Still, Artur says: “I highly recommend trying your strength as a Mentor. As difficult and challenging as it is, it is also very rewarding as it greatly tests your ability to clearly express ideas. The essence of being a senior is to be able to educate your juniors and Rails Girls is best possible place to practice on that.”

Stay focused Stay focused

iRonin as the Co-organizer

Rails Girls Rzeszow was organized by a Rzeszow Ruby User Group RRUG (rrug.pl) - a local group of passionate programmers who love to share their experience and knowledge with others. One of our programmers, Mateusz, is a member of RRUG and he actively took part in organizing the workshop in Rzeszow for the second time.

What are his impressions from the experience? He said it was not hard to organize the Rails Girls event, however it can be a challenge if you don’t have experience in organizing events. There are specific guidelines on the railsgirls.com site, which each event organizer should follow.

The second edition went much smoother than the first one, but of course there were some hiccups (with WiFi issues). The core team consisted of 4 people and a couple of volunteers which helped the RRUG group with things like media and preparing graphics. As the workshops are free, the most important thing is to find sponsors for the event! Before the event, try to make as much buzz as possible in social media, but also don’t forget about traditional media like TV, newspapers and other sites. Contacting media may sometimes lead to unexpected things such as photo session for local newspaper or a TV interview.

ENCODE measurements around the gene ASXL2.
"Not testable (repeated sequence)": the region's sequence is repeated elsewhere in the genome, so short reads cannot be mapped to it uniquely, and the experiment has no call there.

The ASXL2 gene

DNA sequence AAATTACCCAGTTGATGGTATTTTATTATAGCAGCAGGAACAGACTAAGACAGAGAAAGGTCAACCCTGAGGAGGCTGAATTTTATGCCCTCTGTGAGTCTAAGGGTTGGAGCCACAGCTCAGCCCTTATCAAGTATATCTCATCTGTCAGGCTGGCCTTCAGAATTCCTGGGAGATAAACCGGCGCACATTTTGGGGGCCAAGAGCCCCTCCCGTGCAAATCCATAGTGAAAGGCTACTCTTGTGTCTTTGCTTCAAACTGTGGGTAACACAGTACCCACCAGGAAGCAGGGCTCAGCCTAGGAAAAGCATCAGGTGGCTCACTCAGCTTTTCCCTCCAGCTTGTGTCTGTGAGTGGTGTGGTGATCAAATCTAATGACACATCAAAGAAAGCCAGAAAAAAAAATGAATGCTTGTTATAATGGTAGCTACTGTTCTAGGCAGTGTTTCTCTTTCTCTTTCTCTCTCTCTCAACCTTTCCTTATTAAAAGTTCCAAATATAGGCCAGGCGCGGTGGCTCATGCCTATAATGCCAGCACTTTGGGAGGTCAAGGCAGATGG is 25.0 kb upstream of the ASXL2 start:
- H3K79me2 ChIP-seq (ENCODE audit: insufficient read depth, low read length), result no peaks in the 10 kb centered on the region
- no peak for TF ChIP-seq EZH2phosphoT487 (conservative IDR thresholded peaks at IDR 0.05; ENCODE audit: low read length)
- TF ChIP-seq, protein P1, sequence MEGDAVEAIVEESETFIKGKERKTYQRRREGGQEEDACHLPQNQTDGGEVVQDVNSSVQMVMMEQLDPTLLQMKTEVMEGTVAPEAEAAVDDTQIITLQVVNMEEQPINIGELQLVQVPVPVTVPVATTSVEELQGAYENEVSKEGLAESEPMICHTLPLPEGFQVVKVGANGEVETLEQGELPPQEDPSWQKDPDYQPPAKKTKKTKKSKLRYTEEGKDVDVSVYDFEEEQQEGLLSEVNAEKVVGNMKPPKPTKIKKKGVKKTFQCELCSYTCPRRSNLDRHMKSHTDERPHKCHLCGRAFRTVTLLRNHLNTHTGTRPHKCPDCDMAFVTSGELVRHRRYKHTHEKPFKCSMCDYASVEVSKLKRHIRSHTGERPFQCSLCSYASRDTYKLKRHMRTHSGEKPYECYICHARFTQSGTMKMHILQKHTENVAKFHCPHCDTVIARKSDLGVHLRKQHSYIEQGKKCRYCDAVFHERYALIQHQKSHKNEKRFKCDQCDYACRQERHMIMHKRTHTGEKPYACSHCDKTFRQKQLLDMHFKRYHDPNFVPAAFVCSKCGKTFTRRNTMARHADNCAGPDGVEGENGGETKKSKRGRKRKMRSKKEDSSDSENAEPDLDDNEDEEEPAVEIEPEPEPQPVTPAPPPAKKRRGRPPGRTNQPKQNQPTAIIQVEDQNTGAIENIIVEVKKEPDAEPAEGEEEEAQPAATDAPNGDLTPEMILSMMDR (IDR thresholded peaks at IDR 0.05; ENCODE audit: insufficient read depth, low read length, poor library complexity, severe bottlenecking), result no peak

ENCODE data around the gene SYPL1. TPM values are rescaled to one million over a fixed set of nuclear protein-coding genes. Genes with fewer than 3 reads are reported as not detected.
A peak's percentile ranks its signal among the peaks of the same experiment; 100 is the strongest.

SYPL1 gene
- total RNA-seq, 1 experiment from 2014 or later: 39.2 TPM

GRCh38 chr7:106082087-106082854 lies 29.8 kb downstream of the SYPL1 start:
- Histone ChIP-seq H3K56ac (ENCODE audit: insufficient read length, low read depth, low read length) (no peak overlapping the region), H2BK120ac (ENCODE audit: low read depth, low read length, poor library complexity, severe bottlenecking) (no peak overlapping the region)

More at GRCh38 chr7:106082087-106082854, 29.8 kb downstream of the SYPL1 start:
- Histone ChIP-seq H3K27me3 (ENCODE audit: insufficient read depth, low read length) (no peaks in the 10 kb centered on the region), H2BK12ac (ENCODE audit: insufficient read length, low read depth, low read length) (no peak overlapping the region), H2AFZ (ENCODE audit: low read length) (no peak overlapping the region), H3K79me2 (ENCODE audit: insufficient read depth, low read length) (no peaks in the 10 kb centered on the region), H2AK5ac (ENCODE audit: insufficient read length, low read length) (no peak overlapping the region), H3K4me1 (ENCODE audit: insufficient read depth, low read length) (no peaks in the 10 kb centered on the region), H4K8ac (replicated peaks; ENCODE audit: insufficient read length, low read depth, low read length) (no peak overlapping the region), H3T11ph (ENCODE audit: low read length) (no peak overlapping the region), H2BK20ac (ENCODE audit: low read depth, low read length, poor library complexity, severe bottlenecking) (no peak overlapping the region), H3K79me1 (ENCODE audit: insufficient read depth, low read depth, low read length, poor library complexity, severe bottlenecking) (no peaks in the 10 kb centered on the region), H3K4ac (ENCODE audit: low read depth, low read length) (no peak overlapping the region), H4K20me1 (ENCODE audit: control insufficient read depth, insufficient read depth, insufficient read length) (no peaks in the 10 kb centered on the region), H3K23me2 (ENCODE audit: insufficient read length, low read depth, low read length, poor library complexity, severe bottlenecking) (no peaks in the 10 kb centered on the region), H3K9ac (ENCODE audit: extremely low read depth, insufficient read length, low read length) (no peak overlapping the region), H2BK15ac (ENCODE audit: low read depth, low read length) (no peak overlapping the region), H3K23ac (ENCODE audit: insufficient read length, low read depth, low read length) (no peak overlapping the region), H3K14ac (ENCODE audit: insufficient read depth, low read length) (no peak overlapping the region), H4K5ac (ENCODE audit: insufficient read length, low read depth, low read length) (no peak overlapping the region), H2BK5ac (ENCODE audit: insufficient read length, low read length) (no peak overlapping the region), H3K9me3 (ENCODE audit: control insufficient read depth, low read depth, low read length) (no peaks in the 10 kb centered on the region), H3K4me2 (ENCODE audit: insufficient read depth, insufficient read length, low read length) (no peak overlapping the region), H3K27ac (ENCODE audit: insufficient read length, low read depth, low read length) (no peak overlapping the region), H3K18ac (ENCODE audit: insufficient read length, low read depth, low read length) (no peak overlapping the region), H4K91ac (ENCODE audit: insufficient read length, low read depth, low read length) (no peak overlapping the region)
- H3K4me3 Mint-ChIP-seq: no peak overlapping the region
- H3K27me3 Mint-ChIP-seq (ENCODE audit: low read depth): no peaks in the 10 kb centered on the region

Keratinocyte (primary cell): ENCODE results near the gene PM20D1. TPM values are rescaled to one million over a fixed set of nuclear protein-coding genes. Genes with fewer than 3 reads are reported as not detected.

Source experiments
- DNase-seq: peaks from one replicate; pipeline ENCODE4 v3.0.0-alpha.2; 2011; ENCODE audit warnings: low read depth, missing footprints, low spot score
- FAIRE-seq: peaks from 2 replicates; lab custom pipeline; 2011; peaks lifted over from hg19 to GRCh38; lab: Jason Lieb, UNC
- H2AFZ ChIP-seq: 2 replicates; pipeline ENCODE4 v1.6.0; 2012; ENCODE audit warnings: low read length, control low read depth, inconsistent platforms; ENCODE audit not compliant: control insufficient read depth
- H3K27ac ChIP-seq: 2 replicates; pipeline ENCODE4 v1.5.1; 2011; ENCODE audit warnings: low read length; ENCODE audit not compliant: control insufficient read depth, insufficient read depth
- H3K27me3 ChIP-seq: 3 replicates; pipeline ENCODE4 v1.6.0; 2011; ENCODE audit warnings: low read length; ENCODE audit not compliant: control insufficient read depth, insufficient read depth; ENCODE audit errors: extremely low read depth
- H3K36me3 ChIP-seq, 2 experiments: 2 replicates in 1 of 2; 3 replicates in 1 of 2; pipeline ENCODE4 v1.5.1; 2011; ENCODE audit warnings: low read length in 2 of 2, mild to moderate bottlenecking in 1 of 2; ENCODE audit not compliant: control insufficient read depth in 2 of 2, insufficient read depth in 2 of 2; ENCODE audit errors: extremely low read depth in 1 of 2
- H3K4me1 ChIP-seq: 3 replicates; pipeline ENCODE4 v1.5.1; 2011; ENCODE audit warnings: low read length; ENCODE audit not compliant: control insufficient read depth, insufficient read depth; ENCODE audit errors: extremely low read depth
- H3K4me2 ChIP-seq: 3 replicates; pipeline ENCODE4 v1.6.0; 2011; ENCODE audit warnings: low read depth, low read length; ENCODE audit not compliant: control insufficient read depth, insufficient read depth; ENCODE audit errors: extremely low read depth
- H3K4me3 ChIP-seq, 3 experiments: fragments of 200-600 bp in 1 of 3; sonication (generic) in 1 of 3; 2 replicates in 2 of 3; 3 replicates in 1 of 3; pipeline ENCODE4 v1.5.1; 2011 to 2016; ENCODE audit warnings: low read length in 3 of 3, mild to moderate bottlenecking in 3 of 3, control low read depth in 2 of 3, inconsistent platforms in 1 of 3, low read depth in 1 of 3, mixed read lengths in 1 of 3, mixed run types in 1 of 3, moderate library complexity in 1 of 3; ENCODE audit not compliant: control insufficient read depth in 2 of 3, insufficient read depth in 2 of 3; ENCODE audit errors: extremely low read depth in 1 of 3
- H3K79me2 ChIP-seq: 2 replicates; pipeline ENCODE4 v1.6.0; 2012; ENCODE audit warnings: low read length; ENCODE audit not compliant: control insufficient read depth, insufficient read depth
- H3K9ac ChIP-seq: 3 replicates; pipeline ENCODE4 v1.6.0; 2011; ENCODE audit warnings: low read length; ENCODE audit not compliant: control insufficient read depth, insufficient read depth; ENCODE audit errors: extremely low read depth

In all that marketing fuss, do not neglect event organizational basics like catering (buy tea, coffee, and snacks, order lunch). Be prepared for finding it very tough to choose attendants. Rzeszow had 11 people per seat, so it was really difficult to reject so many eager applications.